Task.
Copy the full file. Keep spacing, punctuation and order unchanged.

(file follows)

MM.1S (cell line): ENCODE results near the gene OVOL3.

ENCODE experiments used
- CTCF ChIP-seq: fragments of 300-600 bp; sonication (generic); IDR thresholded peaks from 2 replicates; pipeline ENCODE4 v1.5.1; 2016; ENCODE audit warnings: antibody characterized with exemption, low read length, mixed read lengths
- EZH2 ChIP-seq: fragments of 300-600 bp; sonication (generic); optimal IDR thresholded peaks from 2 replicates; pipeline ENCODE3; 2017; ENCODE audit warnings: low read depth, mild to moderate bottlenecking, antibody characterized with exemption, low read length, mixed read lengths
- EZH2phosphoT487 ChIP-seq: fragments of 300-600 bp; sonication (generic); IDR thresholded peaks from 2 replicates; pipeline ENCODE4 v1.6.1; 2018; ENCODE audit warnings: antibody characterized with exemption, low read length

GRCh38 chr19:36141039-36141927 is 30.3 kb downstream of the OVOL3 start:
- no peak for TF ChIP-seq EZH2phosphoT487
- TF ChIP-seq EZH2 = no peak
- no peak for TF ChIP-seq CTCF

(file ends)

MM.1S (cell line): ENCODE results near the gene OVOL3.

ENCODE experiments used
- CTCF ChIP-seq: fragments of 300-600 bp; sonication (generic); IDR thresholded peaks from 2 replicates; pipeline ENCODE4 v1.5.1; 2016; ENCODE audit warnings: antibody characterized with exemption, low read length, mixed read lengths
- EZH2 ChIP-seq: fragments of 300-600 bp; sonication (generic); optimal IDR thresholded peaks from 2 replicates; pipeline ENCODE3; 2017; ENCODE audit warnings: low read depth, mild to moderate bottlenecking, antibody characterized with exemption, low read length, mixed read lengths
- EZH2phosphoT487 ChIP-seq: fragments of 300-600 bp; sonication (generic); IDR thresholded peaks from 2 replicates; pipeline ENCODE4 v1.6.1; 2018; ENCODE audit warnings: antibody characterized with exemption, low read length

GRCh38 chr19:36141039-36141927 is 30.3 kb downstream of the OVOL3 start:
- no peak for TF ChIP-seq EZH2phosphoT487
- TF ChIP-seq EZH2 = no peak
- no peak for TF ChIP-seq CTCF